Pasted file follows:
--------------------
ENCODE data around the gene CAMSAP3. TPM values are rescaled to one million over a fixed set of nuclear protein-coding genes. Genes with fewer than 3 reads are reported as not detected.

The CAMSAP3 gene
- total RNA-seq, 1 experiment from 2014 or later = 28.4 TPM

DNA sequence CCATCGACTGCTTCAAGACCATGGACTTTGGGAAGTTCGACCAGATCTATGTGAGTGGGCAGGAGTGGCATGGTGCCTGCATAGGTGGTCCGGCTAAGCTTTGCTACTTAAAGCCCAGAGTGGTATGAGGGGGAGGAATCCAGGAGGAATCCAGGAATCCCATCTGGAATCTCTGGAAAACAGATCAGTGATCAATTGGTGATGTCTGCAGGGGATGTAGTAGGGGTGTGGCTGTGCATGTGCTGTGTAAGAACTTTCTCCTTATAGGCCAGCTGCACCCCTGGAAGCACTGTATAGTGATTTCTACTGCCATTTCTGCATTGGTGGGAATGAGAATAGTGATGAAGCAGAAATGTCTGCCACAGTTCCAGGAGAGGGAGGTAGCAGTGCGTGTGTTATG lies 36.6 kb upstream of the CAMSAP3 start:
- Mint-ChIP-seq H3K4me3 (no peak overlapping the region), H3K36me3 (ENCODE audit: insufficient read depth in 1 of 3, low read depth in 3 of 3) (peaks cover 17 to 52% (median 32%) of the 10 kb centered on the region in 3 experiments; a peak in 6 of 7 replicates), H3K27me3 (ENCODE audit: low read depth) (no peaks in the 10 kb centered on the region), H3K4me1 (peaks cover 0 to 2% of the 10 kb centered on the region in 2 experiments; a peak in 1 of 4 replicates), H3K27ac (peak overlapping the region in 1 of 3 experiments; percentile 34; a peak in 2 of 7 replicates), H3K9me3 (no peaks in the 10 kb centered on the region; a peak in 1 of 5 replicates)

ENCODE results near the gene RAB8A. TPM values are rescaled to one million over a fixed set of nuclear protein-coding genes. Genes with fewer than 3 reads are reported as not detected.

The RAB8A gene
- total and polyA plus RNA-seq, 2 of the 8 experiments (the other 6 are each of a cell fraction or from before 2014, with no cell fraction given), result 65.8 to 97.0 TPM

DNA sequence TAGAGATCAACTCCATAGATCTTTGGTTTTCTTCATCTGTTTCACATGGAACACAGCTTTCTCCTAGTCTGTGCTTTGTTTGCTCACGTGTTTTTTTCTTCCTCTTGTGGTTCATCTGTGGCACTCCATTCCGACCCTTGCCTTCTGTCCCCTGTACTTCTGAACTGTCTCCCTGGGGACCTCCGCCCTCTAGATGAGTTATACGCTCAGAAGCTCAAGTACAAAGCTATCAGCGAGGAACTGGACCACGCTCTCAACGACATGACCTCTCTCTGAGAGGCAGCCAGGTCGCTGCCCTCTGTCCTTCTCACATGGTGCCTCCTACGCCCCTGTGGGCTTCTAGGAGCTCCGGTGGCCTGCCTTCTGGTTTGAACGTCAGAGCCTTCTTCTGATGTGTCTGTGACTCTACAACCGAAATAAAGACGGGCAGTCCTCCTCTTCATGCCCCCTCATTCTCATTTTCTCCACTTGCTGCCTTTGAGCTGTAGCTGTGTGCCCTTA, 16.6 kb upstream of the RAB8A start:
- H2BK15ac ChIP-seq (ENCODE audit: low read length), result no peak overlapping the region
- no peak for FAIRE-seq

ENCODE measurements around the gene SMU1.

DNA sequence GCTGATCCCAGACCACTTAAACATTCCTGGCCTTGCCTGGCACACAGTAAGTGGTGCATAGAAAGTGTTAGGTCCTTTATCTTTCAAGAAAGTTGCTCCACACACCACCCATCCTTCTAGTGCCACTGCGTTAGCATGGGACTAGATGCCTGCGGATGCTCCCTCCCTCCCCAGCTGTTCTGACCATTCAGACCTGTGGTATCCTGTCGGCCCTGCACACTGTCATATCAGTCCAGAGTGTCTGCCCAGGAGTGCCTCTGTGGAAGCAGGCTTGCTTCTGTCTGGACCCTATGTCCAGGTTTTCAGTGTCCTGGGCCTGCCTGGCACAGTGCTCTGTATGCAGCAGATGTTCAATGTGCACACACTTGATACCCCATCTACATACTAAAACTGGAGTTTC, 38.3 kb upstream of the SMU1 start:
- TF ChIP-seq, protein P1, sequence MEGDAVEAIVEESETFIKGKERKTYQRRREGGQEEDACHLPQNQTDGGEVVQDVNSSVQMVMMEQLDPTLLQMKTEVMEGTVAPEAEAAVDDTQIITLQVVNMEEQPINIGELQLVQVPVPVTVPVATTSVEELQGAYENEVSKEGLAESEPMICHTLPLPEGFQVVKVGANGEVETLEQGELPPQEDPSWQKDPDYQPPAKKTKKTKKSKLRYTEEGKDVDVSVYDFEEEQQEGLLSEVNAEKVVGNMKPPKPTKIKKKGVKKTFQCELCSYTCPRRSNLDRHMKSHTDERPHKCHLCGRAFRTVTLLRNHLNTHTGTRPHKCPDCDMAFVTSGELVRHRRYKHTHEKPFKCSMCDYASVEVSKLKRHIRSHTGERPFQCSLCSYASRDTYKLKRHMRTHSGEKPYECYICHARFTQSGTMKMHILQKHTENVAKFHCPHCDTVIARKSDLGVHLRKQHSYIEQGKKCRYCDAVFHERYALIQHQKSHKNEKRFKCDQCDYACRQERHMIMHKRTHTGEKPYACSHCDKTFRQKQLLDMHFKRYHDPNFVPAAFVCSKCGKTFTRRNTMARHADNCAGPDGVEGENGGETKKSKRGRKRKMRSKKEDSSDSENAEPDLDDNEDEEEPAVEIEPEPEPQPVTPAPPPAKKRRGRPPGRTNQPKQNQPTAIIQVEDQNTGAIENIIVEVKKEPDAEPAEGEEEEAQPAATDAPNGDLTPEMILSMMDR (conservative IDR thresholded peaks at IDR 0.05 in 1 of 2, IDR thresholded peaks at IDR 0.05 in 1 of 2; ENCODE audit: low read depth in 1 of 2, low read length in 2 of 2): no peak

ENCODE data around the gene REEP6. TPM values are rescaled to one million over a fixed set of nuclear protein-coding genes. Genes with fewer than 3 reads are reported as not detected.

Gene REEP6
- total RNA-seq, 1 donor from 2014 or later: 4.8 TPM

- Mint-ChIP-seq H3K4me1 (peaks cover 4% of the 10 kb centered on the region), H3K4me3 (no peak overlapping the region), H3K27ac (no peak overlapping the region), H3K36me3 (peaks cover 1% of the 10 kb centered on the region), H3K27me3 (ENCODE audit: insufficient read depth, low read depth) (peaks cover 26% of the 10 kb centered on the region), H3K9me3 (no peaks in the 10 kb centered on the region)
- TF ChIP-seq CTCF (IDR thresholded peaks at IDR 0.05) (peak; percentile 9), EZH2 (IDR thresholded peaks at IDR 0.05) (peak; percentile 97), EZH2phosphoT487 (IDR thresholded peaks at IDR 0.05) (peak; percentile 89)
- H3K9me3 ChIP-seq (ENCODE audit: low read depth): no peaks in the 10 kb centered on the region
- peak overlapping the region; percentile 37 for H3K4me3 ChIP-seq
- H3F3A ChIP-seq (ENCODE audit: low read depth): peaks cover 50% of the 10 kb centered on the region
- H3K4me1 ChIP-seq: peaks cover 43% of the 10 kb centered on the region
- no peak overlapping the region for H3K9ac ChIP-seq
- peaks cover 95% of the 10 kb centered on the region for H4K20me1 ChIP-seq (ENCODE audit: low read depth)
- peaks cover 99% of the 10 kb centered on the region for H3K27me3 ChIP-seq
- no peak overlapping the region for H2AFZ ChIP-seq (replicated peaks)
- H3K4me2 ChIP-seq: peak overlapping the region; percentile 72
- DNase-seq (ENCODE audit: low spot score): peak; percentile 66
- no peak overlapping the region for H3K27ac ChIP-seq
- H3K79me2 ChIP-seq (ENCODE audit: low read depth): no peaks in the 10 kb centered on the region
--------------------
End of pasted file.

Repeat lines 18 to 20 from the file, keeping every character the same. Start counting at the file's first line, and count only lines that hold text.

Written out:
- Mint-ChIP-seq H3K4me1 (peaks cover 4% of the 10 kb centered on the region), H3K4me3 (no peak overlapping the region), H3K27ac (no peak overlapping the region), H3K36me3 (peaks cover 1% of the 10 kb centered on the region), H3K27me3 (ENCODE audit: insufficient read depth, low read depth) (peaks cover 26% of the 10 kb centered on the region), H3K9me3 (no peaks in the 10 kb centered on the region)
- TF ChIP-seq CTCF (IDR thresholded peaks at IDR 0.05) (peak; percentile 9), EZH2 (IDR thresholded peaks at IDR 0.05) (peak; percentile 97), EZH2phosphoT487 (IDR thresholded peaks at IDR 0.05) (peak; percentile 89)
- H3K9me3 ChIP-seq (ENCODE audit: low read depth): no peaks in the 10 kb centered on the region